The OIG list of excluded parties and entities


How and why does it matter to you?

CarolinaFireJournal - Kathryn D. Gailey, JD, MPH
Kathryn D. Gailey, JD, MPH
10/10/2014 -

In the world of healthcare compliance, the Office of Inspector General (OIG) exclusions are a hot topic, yet many people still do not know what this list is and how to use it. So for starters, does it apply to your emergency service department or squad? If you receive federal health care program funds, then yes it does is the short answer, but there is more you will need to know.

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The Office of the Inspector General’s (OIG) List of Excluded Individuals/Entities (LEIE) is a list of individuals and entities that are currently excluded from participation in Medicare, Medicaid, Tricare, VA programs, SCHIP and other programs funded in whole or in part by the Federal government.

What is the Exclusion List

The Office of the Inspector General’s (OIG) List of Excluded Individuals/Entities (LEIE) is a list of individuals and entities that are currently excluded from participation in Medicare, Medicaid, Tricare, VA programs, SCHIP and other programs funded in whole or in part by the Federal government. The individuals/entities excluded from participation in federal health care programs are those convicted of program-related crimes. Mandatory and permissive exclusions are related to certain program-related crimes and require certain time frames for exclusions or possibly a permanent exclusion.

Process for Exclusion

The OIG provides notice of intent to exclude and the OIG considers materials provided by the entity or individual who received the notice and then the OIG makes a decision. This decision may be appealed to the Health and Human Services Administrative Law Judge, the Health and Human Services Department Appeals Board, or judicial review in Federal court.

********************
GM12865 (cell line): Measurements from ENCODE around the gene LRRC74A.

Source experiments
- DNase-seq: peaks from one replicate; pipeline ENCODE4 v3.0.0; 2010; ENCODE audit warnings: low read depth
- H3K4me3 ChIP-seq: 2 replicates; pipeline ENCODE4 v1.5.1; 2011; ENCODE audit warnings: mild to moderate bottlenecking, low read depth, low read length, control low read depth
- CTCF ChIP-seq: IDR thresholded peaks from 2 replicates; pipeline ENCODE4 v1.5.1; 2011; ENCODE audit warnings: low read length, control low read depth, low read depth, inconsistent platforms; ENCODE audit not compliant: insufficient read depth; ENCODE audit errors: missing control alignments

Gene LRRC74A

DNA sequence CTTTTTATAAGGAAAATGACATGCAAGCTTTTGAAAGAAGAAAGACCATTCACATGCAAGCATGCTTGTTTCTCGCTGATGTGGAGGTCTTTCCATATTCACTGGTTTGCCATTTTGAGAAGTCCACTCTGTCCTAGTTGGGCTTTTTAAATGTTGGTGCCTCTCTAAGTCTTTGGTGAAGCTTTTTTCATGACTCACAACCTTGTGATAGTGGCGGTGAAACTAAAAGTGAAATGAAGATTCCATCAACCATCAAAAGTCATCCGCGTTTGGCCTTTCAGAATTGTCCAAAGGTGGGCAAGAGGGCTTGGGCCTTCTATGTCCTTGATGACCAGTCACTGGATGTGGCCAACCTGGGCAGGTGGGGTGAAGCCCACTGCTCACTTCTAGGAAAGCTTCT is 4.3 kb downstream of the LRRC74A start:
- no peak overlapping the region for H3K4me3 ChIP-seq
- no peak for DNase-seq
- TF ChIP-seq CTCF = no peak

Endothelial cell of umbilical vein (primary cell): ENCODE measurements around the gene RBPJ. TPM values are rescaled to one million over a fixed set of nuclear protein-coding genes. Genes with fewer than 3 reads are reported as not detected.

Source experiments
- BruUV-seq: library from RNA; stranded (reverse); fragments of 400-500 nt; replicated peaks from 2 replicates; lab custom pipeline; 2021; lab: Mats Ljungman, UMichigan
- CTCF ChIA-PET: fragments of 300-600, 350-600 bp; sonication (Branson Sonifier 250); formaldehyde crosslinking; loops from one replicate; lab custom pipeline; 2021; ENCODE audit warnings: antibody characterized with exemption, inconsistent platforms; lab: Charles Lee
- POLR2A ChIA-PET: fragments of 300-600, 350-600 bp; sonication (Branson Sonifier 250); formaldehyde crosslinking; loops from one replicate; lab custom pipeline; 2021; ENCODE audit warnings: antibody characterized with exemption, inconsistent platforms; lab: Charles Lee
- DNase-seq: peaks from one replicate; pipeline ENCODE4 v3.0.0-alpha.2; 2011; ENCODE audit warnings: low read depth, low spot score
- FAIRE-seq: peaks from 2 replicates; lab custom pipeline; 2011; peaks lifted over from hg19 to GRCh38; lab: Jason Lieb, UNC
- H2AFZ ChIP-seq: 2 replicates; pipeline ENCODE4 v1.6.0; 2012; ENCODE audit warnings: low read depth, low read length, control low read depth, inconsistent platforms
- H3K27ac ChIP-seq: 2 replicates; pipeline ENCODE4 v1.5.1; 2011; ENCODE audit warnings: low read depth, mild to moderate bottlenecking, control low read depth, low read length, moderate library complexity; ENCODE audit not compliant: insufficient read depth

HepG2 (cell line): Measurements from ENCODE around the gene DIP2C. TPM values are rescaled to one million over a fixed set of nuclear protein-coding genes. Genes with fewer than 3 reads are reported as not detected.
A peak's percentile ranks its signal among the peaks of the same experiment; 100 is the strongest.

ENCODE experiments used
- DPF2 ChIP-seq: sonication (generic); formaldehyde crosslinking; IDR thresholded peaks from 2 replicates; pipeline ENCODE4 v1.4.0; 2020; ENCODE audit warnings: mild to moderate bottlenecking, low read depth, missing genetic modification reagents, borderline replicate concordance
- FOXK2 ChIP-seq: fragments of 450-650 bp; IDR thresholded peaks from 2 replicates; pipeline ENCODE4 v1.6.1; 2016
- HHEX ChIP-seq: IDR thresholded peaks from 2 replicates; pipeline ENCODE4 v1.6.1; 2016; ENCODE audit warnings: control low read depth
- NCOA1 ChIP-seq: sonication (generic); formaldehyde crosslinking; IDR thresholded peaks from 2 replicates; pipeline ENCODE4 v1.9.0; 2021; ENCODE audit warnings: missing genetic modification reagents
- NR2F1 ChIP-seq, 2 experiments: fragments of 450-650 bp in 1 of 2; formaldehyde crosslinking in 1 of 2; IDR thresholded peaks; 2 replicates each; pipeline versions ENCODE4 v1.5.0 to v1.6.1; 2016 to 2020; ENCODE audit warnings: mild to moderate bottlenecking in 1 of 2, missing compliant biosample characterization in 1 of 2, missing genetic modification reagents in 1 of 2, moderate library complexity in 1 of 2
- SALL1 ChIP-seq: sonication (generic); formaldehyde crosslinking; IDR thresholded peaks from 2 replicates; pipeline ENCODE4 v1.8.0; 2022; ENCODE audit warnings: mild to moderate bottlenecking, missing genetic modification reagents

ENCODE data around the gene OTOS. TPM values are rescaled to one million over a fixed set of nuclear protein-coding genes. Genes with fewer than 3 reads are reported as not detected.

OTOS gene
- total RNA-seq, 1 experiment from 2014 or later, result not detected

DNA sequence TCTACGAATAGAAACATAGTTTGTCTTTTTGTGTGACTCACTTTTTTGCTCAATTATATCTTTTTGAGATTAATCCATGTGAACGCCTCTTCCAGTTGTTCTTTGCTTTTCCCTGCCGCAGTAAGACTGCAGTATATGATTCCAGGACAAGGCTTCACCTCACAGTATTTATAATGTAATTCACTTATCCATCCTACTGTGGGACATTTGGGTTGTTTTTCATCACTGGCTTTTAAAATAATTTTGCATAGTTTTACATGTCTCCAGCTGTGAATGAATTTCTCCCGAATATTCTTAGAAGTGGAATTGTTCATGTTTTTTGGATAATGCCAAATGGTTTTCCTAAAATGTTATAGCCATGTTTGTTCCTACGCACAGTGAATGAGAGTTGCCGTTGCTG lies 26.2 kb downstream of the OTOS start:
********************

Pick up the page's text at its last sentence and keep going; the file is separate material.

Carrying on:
Effect of Exclusion

Once exclusion is in place, no federal health care payment may be made for items or services provided by an excluded person or at the direction or order of an excluded person. Keep in mind that it is not just providers.“Also, excluded individuals are even prohibited from providing transportations services that are paid for by a federal health care program, such as those provided by ambulance drivers or ambulance company dispatchers.” (May 8, 2013 OIG Updated Special Advisory Bulletin) Furthermore, exclusions do not just involve being prohibited from providing patient care, those excluded individuals or entities may not provide administrative services, health information technology and support, strategic planning, billing and accounting, staff training, human resources, nor can they serve in executive or leadership roles.

Sanctions and Penalties

The sanctions and penalties are stiff and some departments have found out the hard way just how stiff they truly are. You can receive sanctions and penalties for:

  1. Submitting claims to Federal programs while you are an excluded individual or entity
  2. If you prescribe or order items or series while you are excluded if paid by federal programs